Charging into Battle
Every morning, Rob McMahon arrives at his North Kingstown office, doffs his jacket and dons his lead overcoat. McMahon is an eleven-year veteran of the Department of Children, Youth and Families, and the lead overcoat is his term for the futility that has come to define his job in the Family Services Unit. Each month, McMahon’s first priority is to physically see every child on his caseload. But each month, the goal is pushed further out of reach by court hearings, reports to read and write, meetings, driving and any crisis that comes through the door.
“When people ask, ‘What does your job entail?’ it’s so difficult to express,” he says. “The paperwork is completely undoable. There’s constant chaos. The morale in this de-partment is absolutely horrible.”
Last fall, twenty-one Family Services Unit supervisors expressed as much in a letter to DCYF Director Patricia Martinez. The letter — which took its cue from an October report issued by the state’s Child Advocate — warned that caseloads were rising so rapidly that they feared for the safety of the children in state care. The only thing about it that might have surprised the director was that it wound up in the newspaper.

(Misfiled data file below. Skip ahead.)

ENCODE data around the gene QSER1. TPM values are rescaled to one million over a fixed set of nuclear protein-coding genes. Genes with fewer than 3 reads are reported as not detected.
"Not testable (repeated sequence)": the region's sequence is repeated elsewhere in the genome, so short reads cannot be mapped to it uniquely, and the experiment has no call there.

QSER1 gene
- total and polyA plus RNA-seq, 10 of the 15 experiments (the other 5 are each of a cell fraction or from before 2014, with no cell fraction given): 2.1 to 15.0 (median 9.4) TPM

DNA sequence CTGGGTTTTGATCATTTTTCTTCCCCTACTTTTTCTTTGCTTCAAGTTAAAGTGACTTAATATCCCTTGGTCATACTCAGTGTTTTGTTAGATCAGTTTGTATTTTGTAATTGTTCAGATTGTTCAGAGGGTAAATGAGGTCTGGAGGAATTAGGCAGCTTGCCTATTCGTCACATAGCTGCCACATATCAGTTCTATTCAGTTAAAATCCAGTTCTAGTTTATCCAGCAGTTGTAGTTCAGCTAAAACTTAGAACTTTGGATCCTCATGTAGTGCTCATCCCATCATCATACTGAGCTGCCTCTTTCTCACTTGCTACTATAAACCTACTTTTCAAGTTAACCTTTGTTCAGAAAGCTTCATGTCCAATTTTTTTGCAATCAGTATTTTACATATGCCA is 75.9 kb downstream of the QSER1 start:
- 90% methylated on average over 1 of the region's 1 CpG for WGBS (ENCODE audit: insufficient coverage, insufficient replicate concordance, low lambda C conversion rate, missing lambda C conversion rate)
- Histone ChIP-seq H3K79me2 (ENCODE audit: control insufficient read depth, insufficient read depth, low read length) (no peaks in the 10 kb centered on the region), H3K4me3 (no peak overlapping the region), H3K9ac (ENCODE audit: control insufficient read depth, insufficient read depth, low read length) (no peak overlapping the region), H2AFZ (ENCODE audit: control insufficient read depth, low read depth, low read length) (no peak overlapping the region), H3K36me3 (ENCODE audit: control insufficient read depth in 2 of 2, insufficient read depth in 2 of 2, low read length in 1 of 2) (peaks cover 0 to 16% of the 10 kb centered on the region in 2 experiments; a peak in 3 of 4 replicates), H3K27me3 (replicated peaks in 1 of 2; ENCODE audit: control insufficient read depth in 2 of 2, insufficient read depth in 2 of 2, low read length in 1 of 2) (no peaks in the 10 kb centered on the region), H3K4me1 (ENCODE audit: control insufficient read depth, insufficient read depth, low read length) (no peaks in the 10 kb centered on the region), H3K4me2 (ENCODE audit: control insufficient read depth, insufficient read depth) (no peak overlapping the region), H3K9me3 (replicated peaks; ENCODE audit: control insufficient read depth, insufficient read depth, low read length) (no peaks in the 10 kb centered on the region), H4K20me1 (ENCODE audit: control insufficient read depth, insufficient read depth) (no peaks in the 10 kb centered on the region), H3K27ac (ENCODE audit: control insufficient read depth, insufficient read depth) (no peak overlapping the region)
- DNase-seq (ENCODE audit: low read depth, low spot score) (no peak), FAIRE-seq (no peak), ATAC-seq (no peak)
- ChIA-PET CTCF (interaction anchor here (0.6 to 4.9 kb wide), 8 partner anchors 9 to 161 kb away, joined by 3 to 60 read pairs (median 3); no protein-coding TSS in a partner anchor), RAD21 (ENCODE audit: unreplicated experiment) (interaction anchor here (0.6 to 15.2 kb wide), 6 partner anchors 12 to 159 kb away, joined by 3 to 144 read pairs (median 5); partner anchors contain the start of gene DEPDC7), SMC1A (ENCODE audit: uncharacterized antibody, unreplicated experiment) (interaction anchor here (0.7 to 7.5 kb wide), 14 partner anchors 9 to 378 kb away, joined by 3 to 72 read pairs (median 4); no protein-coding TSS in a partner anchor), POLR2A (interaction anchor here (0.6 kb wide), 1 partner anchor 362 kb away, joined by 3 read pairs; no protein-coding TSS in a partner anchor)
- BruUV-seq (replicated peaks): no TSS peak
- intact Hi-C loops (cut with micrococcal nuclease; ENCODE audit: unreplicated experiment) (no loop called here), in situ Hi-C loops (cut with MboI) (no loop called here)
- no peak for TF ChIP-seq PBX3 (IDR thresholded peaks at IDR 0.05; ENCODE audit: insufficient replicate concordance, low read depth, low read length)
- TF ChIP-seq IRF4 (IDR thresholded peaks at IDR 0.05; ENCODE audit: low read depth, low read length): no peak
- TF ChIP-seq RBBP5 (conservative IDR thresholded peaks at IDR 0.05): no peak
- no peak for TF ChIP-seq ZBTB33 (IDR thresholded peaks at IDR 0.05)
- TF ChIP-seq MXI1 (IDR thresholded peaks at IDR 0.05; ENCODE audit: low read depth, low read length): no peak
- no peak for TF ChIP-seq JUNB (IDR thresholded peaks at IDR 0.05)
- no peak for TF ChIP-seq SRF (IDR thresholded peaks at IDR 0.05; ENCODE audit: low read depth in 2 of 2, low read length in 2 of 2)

Since her appointment to the post in June 2005, Martinez has flooded the ranks with seventy-two newly hired social workers. Retirements and promotions sluiced thirty-eight workers away. In February, the department stood about eleven short of its 182-member battalion of caseworkers.
Martinez understood how driving children from court to school to appointments to placements chipped away at a social worker’s day. She hired twenty-two child-support technicians to take some of that load. She is a believer in the time-saving power of technology and installed Cyber-Secretary, a software program that takes dictation by phone and generates a written report. Neither, according to caseworkers, has made an appreciable dent in the workload.